Fall 2004 Environment & Society News Archive

Natural Hazards Center's project manager Greg Guibert reports that the (summer 2004) 29th Annual Boulder Workshop crowd topped 400 participants; with 46% of the attendees as first-timers. The invitation-only event is an international gathering of researchers, practitioners, and policy makers working in the fields of hazard mitigation and disaster risk reduction. The theme of this year's workshop was the Next Generation - a next generation of researchers, practitioners, tools, and strategies for addressing hazard mitigation - and there was a significant increase in the number students and young professionals in attendance. Greg Mandt, the Director of the Office of Climate, Water, and Weather Service at the National Weather Service, gave a very well received keynote address entitled, "Communicating Environmental Services." Over the course of 3 days sessions ranged from cutting edge issues in social vulnerability to transportation in emergencies to innovations in remote sensing. As in years past, a number of people at IBS were instrumental in the success of the event and Guibert would like to give a special thanks to John Weiner for moderating a session on Slow Onset Disasters and Sugandha Brooks for her help in preparing the invitations and participant lists.


Chuck Howe was an invited plenary speaker at the annual conference of the Universities' Council on Water Resources in Portland, Oregon in July, 2004. His topic was "The Return to the River Basin: The Increasing Costs of 'Jurisdictional Externalities.' "


Jeannette Sutton, research associate at the Natural Hazards Center, won the graduate student paper contest in the Theory Section of the Society for the Study of Social Problems (SSSP). Her paper is entitled: "Vulnerability and Convergence in the World Trade Center Disaster: Social Managment of People-Types in Crisis." She will present this paper at the SSSP meetings in San Francisco in August.


August 13-15, 2004: Lori Hunter attended the 67th Annual Meeting of the Rural Sociological Society in Sacramento, CA and presented "Economic Well-being in Fast Growing, High Amenity Regions" with Jason Boardman and Jarron Saint Onge.


Lori Hunter attended the annual meeting of the American Sociological Association in San Francisco, August 15-17 and presented the following: "The Association between Amenity-Related Rural Population Growth and Individual Economic Well-Being," Lori M. Hunter, Jason Boardman, and Jarron Saint Onge; and "Cross-National Gender Variation in Environmental Behaviors," Lori M. Hunter, Alison Hatch, Aaron Johnson.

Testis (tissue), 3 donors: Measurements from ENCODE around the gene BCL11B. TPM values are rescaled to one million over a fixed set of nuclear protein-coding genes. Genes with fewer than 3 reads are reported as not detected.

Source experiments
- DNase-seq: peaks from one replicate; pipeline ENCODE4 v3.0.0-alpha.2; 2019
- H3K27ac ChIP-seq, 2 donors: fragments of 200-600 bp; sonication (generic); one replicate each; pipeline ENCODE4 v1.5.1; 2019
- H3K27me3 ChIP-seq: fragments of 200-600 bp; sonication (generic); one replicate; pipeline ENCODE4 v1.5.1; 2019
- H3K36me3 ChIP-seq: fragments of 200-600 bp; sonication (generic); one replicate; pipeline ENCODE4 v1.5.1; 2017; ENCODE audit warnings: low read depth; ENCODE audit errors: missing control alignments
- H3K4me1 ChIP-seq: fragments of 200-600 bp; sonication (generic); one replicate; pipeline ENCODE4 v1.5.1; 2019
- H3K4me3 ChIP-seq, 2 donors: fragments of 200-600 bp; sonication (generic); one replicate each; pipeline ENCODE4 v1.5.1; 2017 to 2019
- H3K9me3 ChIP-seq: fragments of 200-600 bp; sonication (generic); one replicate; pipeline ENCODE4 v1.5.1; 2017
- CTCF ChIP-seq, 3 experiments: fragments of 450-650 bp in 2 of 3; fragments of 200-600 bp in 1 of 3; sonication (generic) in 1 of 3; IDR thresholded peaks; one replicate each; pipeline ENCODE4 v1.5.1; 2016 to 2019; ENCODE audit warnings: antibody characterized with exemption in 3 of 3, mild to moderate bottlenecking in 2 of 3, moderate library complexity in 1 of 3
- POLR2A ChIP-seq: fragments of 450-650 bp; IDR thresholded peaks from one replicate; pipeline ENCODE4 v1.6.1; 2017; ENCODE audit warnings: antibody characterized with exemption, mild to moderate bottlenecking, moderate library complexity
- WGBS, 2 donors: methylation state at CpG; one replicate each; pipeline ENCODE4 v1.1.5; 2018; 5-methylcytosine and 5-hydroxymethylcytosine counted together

Kathleen Tierney was featured in an article Tuesday, Sep 7, 2004 in the New York Times. It appeared in the Science section with the title: "A Conversation with Kathleen Tierney: A Sociologist with an Advanced Degree in Calamity."


Lori Peek won the student paper award from the Association of Professional Emergency Planners. Her paper is entitled "Backlash Mitigation Plan: Protecting Ethnic and Religious Minorities Following a Terrorist Attack." Peek's paper will be published in the fall issue of the association's journal, and she will also receive a cash award.


Chuck Howe gave a seminar at the School of Business at the University of Reading, UK. on October 13, 2004. The topic was a summary of issues in the United States relating to river basin management and the privatization of water services. Privatization of water and water services (e.g. urban supplies) has a long history in the US in that surface and ground water supplies have legally been treated as private property in the western US for over one hundred years. At the level of urban drinking water and waste water services there have been some private companies since Aaron Burr established the Manhattan Water and Banking Company in the late 18th century (later to become Chase Manhattan Bank!), but the vast majority of urban utilities are city owned and run.


Lori Peek was recently awarded a PERIShip National Dissertation Fellowship in the amount of $9,180. The fellowships are funded by the National Science Foundation and the Public Entity Risk Institute. Ten fellows who are completing dissertation in the areas of hazards, disasters, or risk were selected from across the United States. Peek's dissertation is entitled "The Identity of Crisis: Muslim Americans After September 11."